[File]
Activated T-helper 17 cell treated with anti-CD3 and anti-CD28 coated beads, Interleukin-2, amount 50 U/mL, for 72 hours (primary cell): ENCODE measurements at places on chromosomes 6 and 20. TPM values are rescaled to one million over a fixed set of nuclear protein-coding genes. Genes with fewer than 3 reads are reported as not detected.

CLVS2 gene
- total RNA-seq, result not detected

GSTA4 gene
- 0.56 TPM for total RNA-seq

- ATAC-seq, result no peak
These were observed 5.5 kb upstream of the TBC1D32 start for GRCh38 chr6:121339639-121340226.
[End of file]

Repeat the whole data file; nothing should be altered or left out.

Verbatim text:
Activated T-helper 17 cell treated with anti-CD3 and anti-CD28 coated beads, Interleukin-2, amount 50 U/mL, for 72 hours (primary cell): ENCODE measurements at places on chromosomes 6 and 20. TPM values are rescaled to one million over a fixed set of nuclear protein-coding genes. Genes with fewer than 3 reads are reported as not detected.

CLVS2 gene
- total RNA-seq, result not detected

GSTA4 gene
- 0.56 TPM for total RNA-seq

- ATAC-seq, result no peak
These were observed 5.5 kb upstream of the TBC1D32 start for GRCh38 chr6:121339639-121340226.